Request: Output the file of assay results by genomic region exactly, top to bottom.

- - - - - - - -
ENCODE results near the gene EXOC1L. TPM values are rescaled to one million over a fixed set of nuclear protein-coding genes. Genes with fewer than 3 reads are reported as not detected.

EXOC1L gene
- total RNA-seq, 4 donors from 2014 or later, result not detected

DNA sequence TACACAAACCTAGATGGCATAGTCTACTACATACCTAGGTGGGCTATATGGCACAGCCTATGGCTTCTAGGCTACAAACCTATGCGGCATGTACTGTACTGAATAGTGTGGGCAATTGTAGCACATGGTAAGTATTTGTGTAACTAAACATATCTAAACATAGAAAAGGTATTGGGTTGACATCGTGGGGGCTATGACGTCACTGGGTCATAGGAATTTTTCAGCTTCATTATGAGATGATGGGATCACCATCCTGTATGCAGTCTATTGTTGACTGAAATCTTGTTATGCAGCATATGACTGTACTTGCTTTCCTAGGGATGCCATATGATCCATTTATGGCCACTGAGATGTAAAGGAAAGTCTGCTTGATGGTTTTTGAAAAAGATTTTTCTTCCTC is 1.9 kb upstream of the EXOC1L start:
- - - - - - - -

ENCODE results near the gene EXOC1L. TPM values are rescaled to one million over a fixed set of nuclear protein-coding genes. Genes with fewer than 3 reads are reported as not detected.

EXOC1L gene
- total RNA-seq, 4 donors from 2014 or later, result not detected

DNA sequence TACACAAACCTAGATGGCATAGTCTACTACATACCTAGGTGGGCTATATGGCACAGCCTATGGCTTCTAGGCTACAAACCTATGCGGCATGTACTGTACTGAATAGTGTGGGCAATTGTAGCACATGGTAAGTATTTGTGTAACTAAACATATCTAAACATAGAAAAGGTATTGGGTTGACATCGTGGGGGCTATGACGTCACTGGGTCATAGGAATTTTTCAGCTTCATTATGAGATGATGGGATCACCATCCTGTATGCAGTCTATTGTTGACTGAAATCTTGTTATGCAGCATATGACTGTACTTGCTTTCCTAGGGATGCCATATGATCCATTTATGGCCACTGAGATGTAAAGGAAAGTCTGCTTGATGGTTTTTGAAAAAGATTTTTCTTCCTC is 1.9 kb upstream of the EXOC1L start: